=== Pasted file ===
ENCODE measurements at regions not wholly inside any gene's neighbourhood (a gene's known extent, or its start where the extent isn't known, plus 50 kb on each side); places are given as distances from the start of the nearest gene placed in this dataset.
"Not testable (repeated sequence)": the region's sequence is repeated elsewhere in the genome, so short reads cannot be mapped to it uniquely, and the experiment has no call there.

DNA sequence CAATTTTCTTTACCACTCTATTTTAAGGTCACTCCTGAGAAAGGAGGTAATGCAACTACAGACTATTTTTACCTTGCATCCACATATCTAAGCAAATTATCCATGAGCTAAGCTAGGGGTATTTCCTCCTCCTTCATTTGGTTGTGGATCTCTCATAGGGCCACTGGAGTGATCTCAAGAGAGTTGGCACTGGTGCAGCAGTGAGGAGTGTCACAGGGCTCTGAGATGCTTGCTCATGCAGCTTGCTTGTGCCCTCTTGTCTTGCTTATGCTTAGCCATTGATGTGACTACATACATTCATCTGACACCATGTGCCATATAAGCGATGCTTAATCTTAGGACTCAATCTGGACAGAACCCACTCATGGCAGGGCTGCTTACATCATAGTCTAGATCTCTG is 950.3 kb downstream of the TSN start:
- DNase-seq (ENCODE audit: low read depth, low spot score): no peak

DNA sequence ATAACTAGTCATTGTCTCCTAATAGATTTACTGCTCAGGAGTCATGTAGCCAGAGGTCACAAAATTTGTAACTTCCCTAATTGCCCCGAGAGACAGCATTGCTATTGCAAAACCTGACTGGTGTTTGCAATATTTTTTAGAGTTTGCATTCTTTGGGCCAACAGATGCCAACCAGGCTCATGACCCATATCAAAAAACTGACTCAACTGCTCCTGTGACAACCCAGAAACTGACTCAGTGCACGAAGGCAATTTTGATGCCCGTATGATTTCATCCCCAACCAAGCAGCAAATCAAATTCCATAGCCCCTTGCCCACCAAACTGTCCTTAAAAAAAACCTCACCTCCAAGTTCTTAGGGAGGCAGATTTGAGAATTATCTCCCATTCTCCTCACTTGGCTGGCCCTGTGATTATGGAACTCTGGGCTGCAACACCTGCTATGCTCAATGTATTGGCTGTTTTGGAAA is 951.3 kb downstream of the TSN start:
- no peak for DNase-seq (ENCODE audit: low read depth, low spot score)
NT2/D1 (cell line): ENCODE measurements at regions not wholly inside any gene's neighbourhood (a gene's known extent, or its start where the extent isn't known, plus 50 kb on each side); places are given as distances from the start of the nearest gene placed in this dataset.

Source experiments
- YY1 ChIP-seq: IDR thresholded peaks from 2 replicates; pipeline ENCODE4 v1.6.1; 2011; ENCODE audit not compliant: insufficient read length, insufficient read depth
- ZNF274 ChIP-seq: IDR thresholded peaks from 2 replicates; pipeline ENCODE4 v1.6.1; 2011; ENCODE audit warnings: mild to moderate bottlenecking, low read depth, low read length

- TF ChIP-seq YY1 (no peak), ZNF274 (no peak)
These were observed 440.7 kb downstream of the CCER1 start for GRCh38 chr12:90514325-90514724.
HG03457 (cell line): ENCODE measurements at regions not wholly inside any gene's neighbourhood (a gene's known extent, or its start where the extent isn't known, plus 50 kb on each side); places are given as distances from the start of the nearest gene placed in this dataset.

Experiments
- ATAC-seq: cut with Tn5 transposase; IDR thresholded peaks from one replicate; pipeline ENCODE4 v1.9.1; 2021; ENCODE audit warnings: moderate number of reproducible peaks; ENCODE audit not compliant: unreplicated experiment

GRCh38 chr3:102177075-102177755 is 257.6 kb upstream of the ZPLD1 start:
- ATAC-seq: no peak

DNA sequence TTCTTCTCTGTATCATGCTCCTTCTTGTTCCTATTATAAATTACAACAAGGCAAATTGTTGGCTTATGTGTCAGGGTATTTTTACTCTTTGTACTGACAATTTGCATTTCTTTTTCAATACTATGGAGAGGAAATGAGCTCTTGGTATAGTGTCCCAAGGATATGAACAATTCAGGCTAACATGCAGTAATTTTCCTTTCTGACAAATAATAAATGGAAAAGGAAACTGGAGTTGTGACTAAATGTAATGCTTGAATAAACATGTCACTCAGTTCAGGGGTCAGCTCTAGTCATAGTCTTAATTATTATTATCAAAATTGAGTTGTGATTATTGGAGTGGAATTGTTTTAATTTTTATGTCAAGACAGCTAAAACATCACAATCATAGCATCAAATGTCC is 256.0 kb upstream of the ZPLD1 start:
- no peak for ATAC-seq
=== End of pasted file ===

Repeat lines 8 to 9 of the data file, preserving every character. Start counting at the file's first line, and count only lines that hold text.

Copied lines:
Source experiments
- YY1 ChIP-seq: IDR thresholded peaks from 2 replicates; pipeline ENCODE4 v1.6.1; 2011; ENCODE audit not compliant: insufficient read length, insufficient read depth